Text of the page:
Distraction Series, 8

Arakawa, 35’ by 7’ 6” and 126 lbs. No. 2, 1967-68, acrylic and collage on canvas, 7 panels, overall: 420 x 88 1/2 inches Collection of Nagoya City Art Museum, photograph courtesy of the museum

Dear friends,

For Distraction Series 8, we are very pleased to present a ten-minute excerpt of a two-hour lecture by curator Satoshi Yamada on a work by Arakawa entitled 35’ by 7’ 6” and 126 lbs. No. 2, 1967-68. This lecture was given on May 13th, 2012, at the Nagoya City Art Museum, where Mr. Yamada was a curator at the time. NCAM houses sixteen works by Arakawa in its permanent collection, along with an additional five works on long-term loan from the Estate of Madeline Gins. As the museum is located in the artist’s hometown of Nagoya, NCAM has focused on developing a collection that covers a broad range of Arakawa’s artistic experiments: it spans from the sculptures of the late 1950s (his so-called ‘coffin’ series), to sketches revealing his thought-process, and finally to the large-scale paintings of the 1980s that anticipated his move toward architecture in collaboration with Madeline Gins. 

Satoshi Yamada, currently the chief curator of the Kyoto City Museum of Art, conducted a 2-year-long study of Arakawa’s work in 2003–2005 with two other fellow curators, forming the organizing committee of the 2005 exhibition “Analyzing the Art of Arakawa Shusaku” at NCAM. This in-depth research project and his years of experience working with the museum’s collection pieces have formed Mr. Yamada’s opinion that Arakawa thought through everything in great detail and created his work with a view to communicating ideas as clearly as possible to the public—an assessment that may bewilder some people who are familiar with the enigmatic works of the artist.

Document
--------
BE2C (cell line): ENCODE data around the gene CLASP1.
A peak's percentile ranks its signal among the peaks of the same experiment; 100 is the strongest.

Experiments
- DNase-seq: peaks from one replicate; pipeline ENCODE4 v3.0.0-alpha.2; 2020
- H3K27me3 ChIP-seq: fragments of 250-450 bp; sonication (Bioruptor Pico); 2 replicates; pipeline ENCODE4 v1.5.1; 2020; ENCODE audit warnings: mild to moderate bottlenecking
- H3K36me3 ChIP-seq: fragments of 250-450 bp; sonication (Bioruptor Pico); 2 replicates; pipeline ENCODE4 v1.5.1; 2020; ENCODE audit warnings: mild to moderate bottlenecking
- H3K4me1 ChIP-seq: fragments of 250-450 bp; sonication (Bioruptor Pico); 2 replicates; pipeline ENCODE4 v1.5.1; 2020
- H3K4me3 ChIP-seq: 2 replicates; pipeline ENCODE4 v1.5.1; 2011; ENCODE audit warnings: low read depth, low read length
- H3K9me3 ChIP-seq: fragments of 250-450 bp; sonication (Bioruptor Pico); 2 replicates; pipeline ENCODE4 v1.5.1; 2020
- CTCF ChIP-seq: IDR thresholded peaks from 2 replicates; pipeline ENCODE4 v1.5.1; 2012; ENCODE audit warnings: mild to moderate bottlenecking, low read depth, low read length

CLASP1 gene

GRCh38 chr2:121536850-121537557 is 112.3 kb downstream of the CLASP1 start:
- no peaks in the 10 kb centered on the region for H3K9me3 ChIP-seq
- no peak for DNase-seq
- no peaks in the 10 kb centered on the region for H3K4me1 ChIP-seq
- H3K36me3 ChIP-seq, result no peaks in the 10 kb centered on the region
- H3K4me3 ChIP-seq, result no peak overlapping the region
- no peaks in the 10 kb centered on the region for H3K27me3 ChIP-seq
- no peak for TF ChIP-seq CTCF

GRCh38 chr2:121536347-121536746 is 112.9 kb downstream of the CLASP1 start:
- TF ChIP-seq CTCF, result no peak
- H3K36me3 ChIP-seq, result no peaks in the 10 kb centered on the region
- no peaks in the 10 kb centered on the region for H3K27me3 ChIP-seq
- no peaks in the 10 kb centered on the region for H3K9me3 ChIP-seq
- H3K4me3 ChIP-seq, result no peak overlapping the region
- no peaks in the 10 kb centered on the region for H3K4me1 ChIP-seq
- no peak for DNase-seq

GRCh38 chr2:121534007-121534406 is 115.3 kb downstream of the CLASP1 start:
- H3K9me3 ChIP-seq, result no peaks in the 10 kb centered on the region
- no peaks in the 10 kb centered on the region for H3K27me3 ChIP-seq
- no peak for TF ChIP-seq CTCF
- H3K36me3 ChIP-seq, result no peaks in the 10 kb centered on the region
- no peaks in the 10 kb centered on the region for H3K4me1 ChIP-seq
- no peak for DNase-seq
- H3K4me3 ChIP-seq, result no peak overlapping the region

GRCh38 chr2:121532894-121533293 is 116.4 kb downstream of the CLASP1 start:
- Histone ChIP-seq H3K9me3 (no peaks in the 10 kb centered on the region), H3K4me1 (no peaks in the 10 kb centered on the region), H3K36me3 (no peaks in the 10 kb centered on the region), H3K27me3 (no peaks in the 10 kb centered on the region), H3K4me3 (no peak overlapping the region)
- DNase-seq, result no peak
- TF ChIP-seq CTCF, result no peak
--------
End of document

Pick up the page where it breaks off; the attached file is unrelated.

We hope that this lecture will provide another foray into the world of Arakawa and invite you to exercise your own analytical thinking while looking at the artist’s work. For Closed Captioning, please click on the “CC” at the bottom right of the YouTube video.

Yours in the reversible destiny mode,
Reversible Destiny Foundation and ARAKAWA+GINS Tokyo Office


Arakawa, Look at It, 1968, screenprint (5 screens) on chromium-plated Mylar, 36 x 48 inches
Arakawa, Landscape (Mistake), 1970, screenprint (11 sheets) on 12-gauge chromium-plated Mylar, 35 x 46 inches Collection of Kitakyushu Municipal Museum of Art, photograph courtesy of the museum